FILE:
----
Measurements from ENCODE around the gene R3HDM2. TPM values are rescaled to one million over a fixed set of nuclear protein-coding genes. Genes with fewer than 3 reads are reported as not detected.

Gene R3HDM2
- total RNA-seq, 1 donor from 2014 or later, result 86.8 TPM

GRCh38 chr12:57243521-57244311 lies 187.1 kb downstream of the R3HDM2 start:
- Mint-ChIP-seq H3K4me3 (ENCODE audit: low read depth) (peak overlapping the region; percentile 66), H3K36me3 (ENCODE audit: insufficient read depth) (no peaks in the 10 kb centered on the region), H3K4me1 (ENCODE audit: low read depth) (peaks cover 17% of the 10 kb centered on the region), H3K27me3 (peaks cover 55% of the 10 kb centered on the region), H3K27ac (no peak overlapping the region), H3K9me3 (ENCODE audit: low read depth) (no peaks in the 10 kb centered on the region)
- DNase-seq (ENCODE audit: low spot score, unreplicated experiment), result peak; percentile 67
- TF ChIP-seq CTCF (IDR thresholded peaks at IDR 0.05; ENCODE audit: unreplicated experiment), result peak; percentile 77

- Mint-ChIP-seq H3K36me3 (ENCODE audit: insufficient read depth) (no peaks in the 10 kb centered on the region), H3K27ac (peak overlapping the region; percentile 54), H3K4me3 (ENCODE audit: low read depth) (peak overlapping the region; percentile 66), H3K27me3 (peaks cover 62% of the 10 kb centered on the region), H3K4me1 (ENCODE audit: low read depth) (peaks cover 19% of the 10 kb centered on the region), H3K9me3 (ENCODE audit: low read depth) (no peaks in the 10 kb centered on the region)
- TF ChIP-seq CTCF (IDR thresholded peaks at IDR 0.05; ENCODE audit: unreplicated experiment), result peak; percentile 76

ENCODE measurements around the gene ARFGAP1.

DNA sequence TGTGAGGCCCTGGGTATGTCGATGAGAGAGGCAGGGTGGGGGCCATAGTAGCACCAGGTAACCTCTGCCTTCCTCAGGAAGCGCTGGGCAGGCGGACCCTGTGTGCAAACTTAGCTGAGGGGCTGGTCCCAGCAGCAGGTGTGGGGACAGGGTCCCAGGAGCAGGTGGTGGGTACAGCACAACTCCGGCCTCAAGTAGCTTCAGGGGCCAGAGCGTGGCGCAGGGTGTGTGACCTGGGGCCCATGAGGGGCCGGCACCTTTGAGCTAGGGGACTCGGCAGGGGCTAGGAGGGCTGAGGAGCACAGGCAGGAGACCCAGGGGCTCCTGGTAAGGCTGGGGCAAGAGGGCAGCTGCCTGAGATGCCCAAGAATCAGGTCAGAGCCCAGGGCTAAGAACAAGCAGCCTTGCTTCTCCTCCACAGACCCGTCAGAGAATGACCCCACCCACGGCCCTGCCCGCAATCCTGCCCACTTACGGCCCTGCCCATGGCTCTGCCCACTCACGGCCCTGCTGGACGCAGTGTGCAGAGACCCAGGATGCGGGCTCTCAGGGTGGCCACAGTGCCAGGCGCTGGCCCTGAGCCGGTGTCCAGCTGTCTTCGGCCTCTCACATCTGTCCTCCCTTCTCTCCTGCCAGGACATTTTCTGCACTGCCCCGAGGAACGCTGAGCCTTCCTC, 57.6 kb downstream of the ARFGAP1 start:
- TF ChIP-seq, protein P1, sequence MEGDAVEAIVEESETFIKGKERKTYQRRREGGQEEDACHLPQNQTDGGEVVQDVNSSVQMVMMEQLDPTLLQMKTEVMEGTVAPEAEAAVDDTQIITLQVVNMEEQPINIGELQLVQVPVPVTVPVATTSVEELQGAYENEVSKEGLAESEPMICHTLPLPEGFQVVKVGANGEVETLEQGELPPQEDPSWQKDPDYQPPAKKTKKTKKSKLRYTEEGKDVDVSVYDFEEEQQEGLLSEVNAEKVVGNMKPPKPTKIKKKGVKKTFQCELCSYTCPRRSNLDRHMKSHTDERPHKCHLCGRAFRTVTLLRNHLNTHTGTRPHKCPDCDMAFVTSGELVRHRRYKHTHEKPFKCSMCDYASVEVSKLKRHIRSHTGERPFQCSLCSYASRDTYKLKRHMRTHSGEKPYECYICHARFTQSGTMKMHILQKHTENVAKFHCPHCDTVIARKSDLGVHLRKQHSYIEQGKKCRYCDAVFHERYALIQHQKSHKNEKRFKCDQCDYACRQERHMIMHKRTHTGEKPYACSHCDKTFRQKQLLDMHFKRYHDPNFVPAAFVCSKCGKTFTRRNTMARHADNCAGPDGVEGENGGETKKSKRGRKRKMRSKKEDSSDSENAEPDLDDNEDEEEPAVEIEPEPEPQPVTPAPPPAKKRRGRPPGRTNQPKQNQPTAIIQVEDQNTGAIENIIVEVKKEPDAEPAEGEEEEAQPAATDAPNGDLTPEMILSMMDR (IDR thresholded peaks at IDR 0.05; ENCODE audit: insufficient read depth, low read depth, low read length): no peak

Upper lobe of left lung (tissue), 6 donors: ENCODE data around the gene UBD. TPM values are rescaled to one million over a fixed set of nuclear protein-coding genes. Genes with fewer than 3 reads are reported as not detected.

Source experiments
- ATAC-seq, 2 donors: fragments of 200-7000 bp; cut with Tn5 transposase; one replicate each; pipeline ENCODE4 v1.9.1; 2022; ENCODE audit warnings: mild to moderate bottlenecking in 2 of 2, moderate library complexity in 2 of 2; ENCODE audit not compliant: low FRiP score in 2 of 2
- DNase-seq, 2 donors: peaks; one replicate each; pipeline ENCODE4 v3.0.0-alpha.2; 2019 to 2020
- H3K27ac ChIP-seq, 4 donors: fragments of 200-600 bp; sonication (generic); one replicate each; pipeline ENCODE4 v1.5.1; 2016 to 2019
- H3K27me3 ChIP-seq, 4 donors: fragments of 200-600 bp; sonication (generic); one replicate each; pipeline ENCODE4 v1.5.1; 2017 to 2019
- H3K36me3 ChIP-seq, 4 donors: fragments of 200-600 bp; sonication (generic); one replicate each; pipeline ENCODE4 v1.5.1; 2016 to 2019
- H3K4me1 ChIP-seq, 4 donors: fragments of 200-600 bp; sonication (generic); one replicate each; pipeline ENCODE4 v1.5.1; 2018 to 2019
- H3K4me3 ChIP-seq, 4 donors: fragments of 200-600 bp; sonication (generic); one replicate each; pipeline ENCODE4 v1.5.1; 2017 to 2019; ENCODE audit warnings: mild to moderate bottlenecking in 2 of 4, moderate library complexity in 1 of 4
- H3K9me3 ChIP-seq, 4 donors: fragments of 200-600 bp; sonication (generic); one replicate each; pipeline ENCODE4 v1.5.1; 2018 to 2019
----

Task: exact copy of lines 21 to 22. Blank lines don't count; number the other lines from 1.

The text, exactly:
- H3K4me3 ChIP-seq, 4 donors: fragments of 200-600 bp; sonication (generic); one replicate each; pipeline ENCODE4 v1.5.1; 2017 to 2019; ENCODE audit warnings: mild to moderate bottlenecking in 2 of 4, moderate library complexity in 1 of 4
- H3K9me3 ChIP-seq, 4 donors: fragments of 200-600 bp; sonication (generic); one replicate each; pipeline ENCODE4 v1.5.1; 2018 to 2019